ITT Technical Institutes closing after ban on federal financial aid

Students across the country are scrambling to find new schools this fall semester after ITT Technical Institute abruptly shuts down.

ITT Educational Services says it is ceasing operations of all its ITT Technical Institutes permanently, Washington locations included.

ITT has campuses in Seattle, Everett and Spokane.

The company says the closures are due to an investigation and sanctions by the U.S. Department of Education.

"It is with profound regret that we must report that ITT Educational Services, Inc. will discontinue academic operations at all of its ITT Technical Institutes permanently after approximately 50 years of continuous service," the company stated Tuesday. "Effective today, the company has eliminated the positions of the overwhelming majority of our more than 8,000 employees."


Last week the Associated Press reported the U.S. Department of Education banned the for-profit college chain from enrolling new students who use federal financial aid.

The company was the subject of state and federal investigations focusing on its recruiting and accounting practices. 

Among the measures, ITT was been ordered to pay $152 million to the department within 30 days to cover student refunds and other liabilities in case the company closes. The chain, based in Indiana, is still paying another $44 million demanded by the department in June for the same reason.

The education department also has prohibited ITT from awarding its executives any pay raises or bonuses, and it must develop "teach-out" plans that would help current students finish their programs at other colleges if the chain shuts down.

Under the new measures, current students can continue receiving federal grants and loans.

Education Secretary John King said the government is taking action to protect students and taxpayers following "troubling" findings about the company. This month, a group that accredits ITT found that the chain failed to meet several basic standards and was unlikely to comply in the future.

"It simply would not be responsible or in the best interest of students to allow ITT to continue enrolling new students who rely on federal financial aid," King said during a telephone conference with reporters.

The news, however, leaves local students concerned about graduating, losing thousands of dollars and worried about their futures.

Brian Lindsay goes to the Everett campus and only had a few more classes to graduate. He says he spent about 60 hours a week dedicated to his schooling and has more than $27,000 in student loans.

He feels even more terrible because he convinced his brother to go to ITT last year.

"He's pretty upset, we don't know what to do right now," says Lindsay. "We're like, 'what do we do?'"

In a Google Hangout, Lindsay was visibly upset about the news. He says the school informed students about six months ago about an audit but school officials reassured students there was nothing to worry about.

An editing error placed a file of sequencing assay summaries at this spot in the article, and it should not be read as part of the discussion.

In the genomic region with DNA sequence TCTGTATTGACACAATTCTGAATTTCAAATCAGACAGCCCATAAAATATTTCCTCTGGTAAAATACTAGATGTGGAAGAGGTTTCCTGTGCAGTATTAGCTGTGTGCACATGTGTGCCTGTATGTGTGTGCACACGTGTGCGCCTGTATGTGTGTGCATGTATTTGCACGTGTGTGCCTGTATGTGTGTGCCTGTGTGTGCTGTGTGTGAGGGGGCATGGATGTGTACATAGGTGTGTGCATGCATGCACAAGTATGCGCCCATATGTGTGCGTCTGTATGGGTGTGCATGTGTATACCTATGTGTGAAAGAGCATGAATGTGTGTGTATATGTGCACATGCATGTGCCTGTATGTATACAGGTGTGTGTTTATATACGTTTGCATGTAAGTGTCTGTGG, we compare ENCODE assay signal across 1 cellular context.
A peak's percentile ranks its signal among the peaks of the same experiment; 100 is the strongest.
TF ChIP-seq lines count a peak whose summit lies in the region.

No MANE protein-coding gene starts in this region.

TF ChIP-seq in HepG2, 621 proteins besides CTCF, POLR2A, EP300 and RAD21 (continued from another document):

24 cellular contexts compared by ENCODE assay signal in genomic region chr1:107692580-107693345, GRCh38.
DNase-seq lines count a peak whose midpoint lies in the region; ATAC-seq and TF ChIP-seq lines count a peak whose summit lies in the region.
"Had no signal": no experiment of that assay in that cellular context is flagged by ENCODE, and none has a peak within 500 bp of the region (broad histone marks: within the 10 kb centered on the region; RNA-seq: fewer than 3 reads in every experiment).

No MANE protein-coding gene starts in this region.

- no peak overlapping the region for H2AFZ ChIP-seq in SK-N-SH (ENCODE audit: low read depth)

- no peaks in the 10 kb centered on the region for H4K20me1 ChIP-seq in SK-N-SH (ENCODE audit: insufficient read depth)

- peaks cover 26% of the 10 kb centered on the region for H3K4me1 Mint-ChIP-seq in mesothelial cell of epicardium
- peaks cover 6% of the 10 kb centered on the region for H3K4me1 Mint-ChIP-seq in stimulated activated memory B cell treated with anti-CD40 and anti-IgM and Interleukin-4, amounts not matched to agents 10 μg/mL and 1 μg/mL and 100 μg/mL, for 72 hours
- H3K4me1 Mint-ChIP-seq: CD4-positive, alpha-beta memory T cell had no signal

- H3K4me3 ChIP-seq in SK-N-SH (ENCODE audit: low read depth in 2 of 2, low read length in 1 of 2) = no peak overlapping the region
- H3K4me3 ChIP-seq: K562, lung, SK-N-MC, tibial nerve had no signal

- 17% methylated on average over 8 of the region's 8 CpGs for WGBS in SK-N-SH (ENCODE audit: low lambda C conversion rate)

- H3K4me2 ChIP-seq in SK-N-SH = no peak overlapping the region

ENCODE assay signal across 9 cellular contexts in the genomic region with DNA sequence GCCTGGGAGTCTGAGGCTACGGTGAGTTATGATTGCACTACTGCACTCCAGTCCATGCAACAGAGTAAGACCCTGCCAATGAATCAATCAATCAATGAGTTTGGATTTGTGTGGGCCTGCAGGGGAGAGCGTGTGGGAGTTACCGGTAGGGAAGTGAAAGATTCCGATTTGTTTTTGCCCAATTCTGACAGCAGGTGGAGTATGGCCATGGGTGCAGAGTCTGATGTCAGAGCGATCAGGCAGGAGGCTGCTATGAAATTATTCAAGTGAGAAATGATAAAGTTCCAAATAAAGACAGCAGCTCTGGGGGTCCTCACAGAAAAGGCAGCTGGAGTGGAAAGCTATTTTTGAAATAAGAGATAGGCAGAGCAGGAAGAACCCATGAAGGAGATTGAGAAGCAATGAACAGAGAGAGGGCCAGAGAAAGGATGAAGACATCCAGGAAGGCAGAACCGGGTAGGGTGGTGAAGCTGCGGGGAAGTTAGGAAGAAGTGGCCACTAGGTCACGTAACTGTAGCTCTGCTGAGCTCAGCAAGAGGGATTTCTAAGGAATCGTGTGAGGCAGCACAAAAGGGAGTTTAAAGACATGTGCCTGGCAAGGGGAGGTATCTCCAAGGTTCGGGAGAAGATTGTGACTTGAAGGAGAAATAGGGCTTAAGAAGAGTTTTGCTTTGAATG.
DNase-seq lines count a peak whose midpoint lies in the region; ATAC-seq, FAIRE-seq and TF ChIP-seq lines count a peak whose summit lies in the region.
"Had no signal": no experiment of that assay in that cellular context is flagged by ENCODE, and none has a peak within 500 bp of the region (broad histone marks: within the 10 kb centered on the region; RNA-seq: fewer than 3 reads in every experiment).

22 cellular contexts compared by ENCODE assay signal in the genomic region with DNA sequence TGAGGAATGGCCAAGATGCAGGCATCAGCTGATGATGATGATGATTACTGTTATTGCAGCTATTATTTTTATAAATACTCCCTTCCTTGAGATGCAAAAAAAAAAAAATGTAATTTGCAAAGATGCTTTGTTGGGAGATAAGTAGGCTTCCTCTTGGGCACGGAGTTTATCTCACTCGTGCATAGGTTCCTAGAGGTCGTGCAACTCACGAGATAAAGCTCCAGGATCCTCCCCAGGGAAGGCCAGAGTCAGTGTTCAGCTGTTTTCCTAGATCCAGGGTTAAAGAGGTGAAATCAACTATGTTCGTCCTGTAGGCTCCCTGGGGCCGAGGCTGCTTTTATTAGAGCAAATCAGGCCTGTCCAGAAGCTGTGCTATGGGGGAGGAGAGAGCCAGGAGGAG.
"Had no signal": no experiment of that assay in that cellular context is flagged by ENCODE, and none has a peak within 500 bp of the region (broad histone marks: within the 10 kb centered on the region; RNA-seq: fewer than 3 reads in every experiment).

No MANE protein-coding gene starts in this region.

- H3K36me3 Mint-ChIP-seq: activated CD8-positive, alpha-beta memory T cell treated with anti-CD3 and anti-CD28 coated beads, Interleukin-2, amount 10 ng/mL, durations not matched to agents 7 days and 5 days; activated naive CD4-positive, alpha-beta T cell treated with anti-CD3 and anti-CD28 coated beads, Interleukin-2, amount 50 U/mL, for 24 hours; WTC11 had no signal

"I was pretty upset because I spent a lot of time and energy to get where I thought I was going to be," says Lindsay. 

He has also started calling area community colleges to see if they will accept his hours.

"It's a lot to take in," he says, "because it happened so quick."

When asked if students who attended ITT would be able to transfer credits to Seattle Colleges, spokesman David Sandler shared:

Seattle Central, along with the other colleges in the Seattle Colleges District (North Seattle, South Seattle), can award "Prior Learning Credit" to ITT students and others. Our credential evaluator reviews students' transcripts and course catalog information from the institution in question to make a determination. This credit can also be awarded for work experience. If necessary, placement tests can be administered to gauge students' knowledge. We are here to work with students in any way possible to ensure they are given credit for the courses on which they have spent so much time and money completing. 
 
Also, Seattle Central has space available in its IT courses this fall, including a new Bachelor of Applied Science in IT Networking that is beginning for the first time. 

A spokesperson for Everett Community College also said they are willing to work with students:

During this challenging time, EvCC is happy to assist students who want to continue their education. ITT Tech students are undoubtedly in various stages of their education, from just starting out to one term away from graduation. Interested transfer students should submit official transcripts to EvCC and meet with a program adviser in their area of study to determine the best course of action. Classes for fall quarter begin on Sept.19. Winter quarter begins on Jan. 9. We are planning information sessions specifically for these students. Please check our website later this week for details.  For more information on the transfer process, students can call Enrollment Services at 425-388-9219 or visit us online at www.everettcc.edu.

The U.S. Department of Education is also posting updates on ITT Technical Institutes and how students can apply for closed school loan discharges.


 

KING 5's MIchelle Li, Ted Land and KHOU contributed to this report.

 


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